but for the c-level exec, politics matters a great deal.  your shelf life is short enough that no matter what the board might say about long-term incentives, there is just too much for them to lose in a year, a quarter, or even a day.  so they look to protect it by chasing faster moving money.  the tax treatment of profits, the power they can wield to render corporate boards toothless, and otherwise take the capitol of others and turn it into private income…these are all the short term interests of the ceo looking to hir stock options.

so oddly enough, Citizens United and the flow of corporate money might not actually be a very capitol friendly tactic.  it is, however, awfully kind to the professional management class that has stepped in…the Tony Haywards, the Jack Donaghys, Angelo Mozilos of the world.  they might be rich, but not on the same scale that a Ford, Rockefeller or Carnagie was.  Certainly, they never own the percentages of the underlying company that those guys did.  and so their time frame is shorter than we as a society need it to be.

so as we start trying to move our nation again, i have the following suggestion.  look at institutional ownership percentages.  and support shareholder rights laws.  the new player in the economy is going to be the retirement fund…the endowment officer, and the trust manager.  the folks who have as long a horizon as the rest of the nation.

honest services laws might prove too vague to actually pin folks to the wall, but modern capitol behaves too erratically, too dangerously for us to really be okay with it.

-sc

Anonymity has a lot of different effects, and most of it depends on where you’re standing.

For Delgado Cero, it’s lifeblood. I don’t think anyone could doubt that the continued existence of EZLN and their struggle depends on a carefully guarded and secretive leader.

But that same concern of “privacy” looks a whole lot different when it’s Bushies claiming that they have the right to operate the goverance of a democracy without any fucking oversight.

That’s why I posted “docs.” Sure enough, as i guessed, anonymous delivered.

Sarah Palin, taking a page out of the Rovian handbook, decided to use Yahoo to conduct the business of the state of Alaska. For Bush and Cheney, the appeal of such moves (they at least had the brains to use RNC servers which are slightly more secure) is to hide their actions from any potential review. It makes the use and abuse of power easier, since you know your communication can’t be reviewed.

Oddly enough, in order to gain this “privacy” to use the power of the government as she personally saw fit, she put valuable information within the reach of those who are, shall we say….chaotic neutral.

We have a choice. We can insist transparency, that the secrets of the government are best protected by archived servers that will allow for total accountability…

Or we can allow our leaders to continue to rely on obscurity for security and do things like use yahoo for government business, exposing their machinations not to the people at large, but a select few that dare to break in and get them.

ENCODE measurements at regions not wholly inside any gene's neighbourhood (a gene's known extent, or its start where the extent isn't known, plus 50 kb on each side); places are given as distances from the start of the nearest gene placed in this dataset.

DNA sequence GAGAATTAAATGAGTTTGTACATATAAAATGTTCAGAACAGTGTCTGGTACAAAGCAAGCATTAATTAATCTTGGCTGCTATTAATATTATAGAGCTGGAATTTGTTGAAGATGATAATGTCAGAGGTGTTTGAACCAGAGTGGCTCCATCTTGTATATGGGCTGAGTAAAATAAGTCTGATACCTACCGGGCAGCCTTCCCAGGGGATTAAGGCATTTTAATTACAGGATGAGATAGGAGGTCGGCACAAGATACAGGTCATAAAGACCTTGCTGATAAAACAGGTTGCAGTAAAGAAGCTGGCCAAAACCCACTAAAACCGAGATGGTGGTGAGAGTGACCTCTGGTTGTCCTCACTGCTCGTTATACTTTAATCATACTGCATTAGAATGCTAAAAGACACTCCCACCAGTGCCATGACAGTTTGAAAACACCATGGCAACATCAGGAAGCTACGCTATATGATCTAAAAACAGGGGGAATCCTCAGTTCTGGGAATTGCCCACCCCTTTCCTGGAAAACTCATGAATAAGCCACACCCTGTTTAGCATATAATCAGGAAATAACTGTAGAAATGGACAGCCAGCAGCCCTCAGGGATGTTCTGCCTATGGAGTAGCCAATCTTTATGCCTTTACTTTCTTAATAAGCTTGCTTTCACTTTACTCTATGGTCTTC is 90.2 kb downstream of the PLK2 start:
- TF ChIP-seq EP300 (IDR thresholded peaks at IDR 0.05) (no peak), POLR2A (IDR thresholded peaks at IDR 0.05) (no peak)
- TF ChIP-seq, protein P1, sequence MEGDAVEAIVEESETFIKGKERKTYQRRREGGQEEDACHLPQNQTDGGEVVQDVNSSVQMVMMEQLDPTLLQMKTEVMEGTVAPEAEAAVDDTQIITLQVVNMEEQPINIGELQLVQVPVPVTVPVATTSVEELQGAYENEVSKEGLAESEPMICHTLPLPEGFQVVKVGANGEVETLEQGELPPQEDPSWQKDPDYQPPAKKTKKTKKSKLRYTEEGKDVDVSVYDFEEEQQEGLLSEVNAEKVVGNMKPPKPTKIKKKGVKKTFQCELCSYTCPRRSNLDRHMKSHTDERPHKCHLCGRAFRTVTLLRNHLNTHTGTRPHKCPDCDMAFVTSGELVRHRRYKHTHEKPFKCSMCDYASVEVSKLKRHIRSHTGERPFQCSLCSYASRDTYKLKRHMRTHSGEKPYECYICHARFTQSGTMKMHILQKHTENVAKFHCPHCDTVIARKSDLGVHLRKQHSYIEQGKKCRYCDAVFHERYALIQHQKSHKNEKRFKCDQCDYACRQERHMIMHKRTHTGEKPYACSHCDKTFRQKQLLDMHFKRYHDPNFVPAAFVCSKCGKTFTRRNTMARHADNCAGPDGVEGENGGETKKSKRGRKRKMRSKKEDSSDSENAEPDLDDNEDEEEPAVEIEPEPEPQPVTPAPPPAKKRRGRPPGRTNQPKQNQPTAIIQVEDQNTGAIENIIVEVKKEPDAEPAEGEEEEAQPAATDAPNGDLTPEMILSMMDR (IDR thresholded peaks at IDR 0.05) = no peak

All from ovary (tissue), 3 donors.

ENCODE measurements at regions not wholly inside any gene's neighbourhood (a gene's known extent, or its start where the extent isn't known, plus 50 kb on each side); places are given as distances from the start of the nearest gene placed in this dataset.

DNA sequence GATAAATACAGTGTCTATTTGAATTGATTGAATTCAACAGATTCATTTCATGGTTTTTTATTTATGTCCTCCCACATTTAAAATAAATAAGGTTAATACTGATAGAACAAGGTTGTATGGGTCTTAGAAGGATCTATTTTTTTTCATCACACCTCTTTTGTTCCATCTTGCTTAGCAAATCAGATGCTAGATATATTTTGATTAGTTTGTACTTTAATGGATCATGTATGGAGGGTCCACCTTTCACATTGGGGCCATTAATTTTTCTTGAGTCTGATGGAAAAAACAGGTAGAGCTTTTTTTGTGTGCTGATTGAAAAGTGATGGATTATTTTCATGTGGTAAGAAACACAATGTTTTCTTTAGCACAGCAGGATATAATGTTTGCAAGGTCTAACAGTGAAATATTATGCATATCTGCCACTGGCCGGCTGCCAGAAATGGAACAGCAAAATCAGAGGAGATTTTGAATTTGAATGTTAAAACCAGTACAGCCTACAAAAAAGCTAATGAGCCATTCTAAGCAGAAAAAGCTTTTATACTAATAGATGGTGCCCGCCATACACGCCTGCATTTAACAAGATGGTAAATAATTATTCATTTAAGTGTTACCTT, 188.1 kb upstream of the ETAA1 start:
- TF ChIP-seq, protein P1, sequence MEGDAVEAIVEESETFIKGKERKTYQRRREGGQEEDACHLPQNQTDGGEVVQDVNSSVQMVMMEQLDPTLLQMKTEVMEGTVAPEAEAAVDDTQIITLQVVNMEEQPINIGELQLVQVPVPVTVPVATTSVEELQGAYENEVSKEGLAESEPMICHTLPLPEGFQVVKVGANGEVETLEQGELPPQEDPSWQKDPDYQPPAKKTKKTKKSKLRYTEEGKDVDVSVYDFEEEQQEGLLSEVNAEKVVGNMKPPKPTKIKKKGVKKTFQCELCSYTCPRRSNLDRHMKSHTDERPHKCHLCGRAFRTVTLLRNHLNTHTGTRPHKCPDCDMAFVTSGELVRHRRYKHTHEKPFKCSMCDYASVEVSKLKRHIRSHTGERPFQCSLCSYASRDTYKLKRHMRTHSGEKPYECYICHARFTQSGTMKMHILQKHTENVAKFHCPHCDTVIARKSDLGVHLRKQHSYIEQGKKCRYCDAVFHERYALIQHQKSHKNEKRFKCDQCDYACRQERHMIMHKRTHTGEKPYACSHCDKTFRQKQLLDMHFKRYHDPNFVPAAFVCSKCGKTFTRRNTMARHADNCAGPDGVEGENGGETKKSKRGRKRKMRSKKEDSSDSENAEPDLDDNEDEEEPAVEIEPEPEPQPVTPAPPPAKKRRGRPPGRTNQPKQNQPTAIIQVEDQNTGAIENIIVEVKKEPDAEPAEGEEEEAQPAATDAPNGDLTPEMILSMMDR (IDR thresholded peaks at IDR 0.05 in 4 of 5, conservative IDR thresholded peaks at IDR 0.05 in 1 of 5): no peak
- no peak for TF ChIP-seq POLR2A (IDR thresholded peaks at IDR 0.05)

Whether she knew it or not, Palin did something incredibly reckless and dumb.

My hope is that something exposed in this leak helps bury her rise to power, and the idea that archived government email isn’t a requirement of a truly free state.

After all we know, do we really believe that we can allow any government to operate without total review of what they’re doing? We need to turn the surveillance state back on itself.

-sly

So, it turns out that Palin uses yahoo email to conduct the business of the state of Alaska.

Docs.  You need moar of them

Just sayin.

-sly

I keep hoping that I’ll shake free of the writer’s block that keeps gripping me. it doesn’t happen.

Since i left academia, i feel like the ideas are drying up even more that i could have guessed they would. which is honestly more disturbing that just being writer’s block. i’d hate to think i was dependent on that kind of thing for my ideas.

part of it is the sense of reaction, that i was constantly being expected to respond to nearly everything that came across my path. at a certain point, though, it started to feel awfully rote. I was writing stuff that would have been really good, if it was the first time that i’d written it. But instead, it was in perpetual rehash, a stuck note in my understanding.

another part is that i’m getting shy again. i’m not sure that it comes across in my online persona much, but in person, i am painfully shy, but trapped with the social needs of an extrovert.

i recall staying the night at a friend’s house once…because i’d had too much to drive home. she went off with her boy after they walked me to her place and i woke up the next morning, and for a moment, i felt amazing. the rain was coming down, i was in a good friend’s bed. i felt the cool air around me, the smell of the rain, and the indescribable joy of simply having the hospitality of amazing person i really admired.

it didn’t take long for the anxiety to kick in. that strange grace of knowing that i was a trusted and appricated friend vanished into a baseless paralysis. i stayed, trapped in her room, not making a sound because i couldn’t imagine actually talking to her house mates as i left…even though i knew both of them.

i ended up leaving the keys on the counter after waiting for 4 hours for them to leave…and locking the door. Yeah. So caught up in avoiding human contact that i’d completely forgotten that i was locking my friend out of her own house. when she called to pick up her keys, she was….surprised…to hear that i’d managed to do this. to this day, i’m not quite sure what she made of it.